As creationists often do, Image of God equates evolution with atheism, when it says that:
This ignores the fact that many if not most evolutionists are theists, and that even many of those who are not would not deny the possibility of supernatural intervention, even if they do not actually think it happened.
"Most evolutionists deny the possibility of supernatural intervention in our lives, we're just naked apes."
Yes, evolutionist scientists were featured on the video, but the creationists always got the last word. Looking at the credits list, most of the individuals and organizations listed are creationist (such as ICR, AIG, Ken Ham), and there are none who are obviously non-creationist, except for the museums and zoos which allowed filming.
The four consultants listed are all prominent creationists: Carl Wieland and John Morris, presidents of Answers in Genesis and the Institute for Creation Research respectively, and Don Batten and Andrew Snelling, who are workers with the same organizations. None have any expertise in human evolution. These are not the consultants that would be chosen by any organization wishing to do a balanced presentation on human evolution.
In the November 1998 issue of their newsletter Prayer News, Answers in Genesis claimed that Keziah were contracted by AIG to produce another Keziah video, From a Frog to a Prince. If this was also true of The Image of God, it is in every sense a creationist video, and not a neutral look at human origins.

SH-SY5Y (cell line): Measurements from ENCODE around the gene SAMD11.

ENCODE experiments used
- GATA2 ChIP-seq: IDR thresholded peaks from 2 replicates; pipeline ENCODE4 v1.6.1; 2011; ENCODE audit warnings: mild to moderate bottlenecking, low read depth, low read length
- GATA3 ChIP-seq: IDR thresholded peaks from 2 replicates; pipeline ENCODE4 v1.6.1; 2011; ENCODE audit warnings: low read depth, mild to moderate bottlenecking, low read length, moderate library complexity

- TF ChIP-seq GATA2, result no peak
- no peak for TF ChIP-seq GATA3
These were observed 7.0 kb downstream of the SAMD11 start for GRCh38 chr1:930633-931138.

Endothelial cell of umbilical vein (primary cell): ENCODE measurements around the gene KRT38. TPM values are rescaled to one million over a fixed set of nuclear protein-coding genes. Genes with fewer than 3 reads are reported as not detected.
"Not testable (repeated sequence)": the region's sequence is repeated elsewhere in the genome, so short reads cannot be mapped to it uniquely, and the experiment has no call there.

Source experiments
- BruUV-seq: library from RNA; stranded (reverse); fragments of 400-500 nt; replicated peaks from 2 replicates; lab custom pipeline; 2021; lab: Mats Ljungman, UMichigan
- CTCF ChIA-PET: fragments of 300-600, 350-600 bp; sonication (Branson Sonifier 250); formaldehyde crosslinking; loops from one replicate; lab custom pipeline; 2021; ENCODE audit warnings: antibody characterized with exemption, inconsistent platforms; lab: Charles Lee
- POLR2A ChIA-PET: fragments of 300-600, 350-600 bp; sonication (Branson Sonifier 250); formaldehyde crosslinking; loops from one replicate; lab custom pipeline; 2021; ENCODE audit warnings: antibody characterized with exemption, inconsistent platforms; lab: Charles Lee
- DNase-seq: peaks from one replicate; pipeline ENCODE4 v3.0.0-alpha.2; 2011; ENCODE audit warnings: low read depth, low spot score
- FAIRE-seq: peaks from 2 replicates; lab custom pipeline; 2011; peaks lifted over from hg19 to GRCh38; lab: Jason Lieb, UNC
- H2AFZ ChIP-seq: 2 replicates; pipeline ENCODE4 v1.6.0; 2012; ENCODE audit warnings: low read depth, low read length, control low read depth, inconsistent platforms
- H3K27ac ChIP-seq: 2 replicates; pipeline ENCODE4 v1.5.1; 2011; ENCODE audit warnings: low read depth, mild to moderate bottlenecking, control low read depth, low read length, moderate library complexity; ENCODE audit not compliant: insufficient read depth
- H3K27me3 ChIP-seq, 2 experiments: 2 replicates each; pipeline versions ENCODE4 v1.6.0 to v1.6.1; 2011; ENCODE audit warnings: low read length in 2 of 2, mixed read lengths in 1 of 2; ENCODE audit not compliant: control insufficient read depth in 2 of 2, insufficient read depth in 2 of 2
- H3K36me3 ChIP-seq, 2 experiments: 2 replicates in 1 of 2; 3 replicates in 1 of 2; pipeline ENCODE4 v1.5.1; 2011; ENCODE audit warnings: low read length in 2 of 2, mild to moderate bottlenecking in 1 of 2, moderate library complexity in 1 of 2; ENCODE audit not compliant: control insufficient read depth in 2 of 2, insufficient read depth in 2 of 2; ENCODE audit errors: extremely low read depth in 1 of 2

Keziah does deserve some credit for at least allowing evolutionists to appear on the video and have their say. Stringer, in particular, made some good counters to creationist claims that were not responded to, pointing out, for example, the humanlike teeth and relatively large brain of Homo habilis, and the primitive nature of Homo erectus, and the existence of fossils which were not clearly ape or human.
In the end, Image of God fails in its attempt to refute human evolution. The similarity of Homo erectus to ourselves is exaggerated, the similarity of the australopithecines to apes is emphasized and the differences minimized, and the habiline fossils that lie between them are handwaved away.
Lubenow M.L. (1992): Bones of contention: a creationist assessment of human fossils. Grand Rapids, MI: Baker Books.
Stern J.T., Jr. and Susman R.L. (1983): The locomotor anatomy of Australopithecus afarensis. American Journal of Physical Anthropology, 60:279-317.
This page is part of the Fossil Hominids FAQ at the talk.origins Archive.